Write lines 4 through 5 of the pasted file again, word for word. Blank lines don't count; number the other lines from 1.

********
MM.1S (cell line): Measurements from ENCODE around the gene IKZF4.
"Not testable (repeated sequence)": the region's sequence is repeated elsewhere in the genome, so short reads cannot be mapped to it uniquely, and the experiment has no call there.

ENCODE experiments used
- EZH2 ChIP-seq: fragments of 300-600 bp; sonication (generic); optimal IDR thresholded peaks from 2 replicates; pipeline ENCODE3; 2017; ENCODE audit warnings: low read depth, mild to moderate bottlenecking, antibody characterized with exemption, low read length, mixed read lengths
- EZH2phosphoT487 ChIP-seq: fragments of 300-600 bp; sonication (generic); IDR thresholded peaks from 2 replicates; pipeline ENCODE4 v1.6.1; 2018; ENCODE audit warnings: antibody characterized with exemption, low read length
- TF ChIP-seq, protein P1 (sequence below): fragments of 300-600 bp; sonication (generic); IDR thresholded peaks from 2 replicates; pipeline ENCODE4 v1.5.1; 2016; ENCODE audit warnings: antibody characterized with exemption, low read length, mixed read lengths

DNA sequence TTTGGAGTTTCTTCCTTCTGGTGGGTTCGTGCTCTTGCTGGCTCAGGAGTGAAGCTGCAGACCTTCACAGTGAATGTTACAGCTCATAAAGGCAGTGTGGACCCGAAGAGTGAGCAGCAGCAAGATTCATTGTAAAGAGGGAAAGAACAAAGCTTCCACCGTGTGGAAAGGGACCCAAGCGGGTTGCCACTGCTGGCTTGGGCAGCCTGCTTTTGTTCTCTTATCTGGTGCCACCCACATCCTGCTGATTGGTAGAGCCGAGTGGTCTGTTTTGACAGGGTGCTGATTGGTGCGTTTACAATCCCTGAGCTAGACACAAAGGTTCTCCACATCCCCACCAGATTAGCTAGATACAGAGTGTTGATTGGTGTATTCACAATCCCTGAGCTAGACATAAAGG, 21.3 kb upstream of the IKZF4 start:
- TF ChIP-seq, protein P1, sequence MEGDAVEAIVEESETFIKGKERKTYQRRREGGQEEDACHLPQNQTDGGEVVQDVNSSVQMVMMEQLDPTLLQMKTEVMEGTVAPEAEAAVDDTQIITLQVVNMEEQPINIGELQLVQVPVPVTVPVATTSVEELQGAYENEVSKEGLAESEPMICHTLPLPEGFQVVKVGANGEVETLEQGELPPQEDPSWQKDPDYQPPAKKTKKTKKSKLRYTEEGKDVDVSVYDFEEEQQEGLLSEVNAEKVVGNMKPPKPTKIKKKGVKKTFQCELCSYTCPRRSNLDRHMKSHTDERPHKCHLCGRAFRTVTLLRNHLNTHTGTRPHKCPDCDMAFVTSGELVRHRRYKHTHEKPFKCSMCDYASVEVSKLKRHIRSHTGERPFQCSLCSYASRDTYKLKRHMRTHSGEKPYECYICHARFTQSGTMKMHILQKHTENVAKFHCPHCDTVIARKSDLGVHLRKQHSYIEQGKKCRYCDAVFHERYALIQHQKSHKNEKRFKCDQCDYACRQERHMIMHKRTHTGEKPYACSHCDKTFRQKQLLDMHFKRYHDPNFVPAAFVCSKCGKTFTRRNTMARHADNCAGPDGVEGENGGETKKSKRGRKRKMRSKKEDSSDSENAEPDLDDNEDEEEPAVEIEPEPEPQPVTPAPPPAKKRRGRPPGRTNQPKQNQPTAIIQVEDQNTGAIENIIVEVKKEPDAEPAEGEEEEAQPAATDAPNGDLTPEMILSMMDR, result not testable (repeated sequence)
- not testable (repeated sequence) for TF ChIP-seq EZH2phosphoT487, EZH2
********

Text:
- EZH2 ChIP-seq: fragments of 300-600 bp; sonication (generic); optimal IDR thresholded peaks from 2 replicates; pipeline ENCODE3; 2017; ENCODE audit warnings: low read depth, mild to moderate bottlenecking, antibody characterized with exemption, low read length, mixed read lengths
- EZH2phosphoT487 ChIP-seq: fragments of 300-600 bp; sonication (generic); IDR thresholded peaks from 2 replicates; pipeline ENCODE4 v1.6.1; 2018; ENCODE audit warnings: antibody characterized with exemption, low read length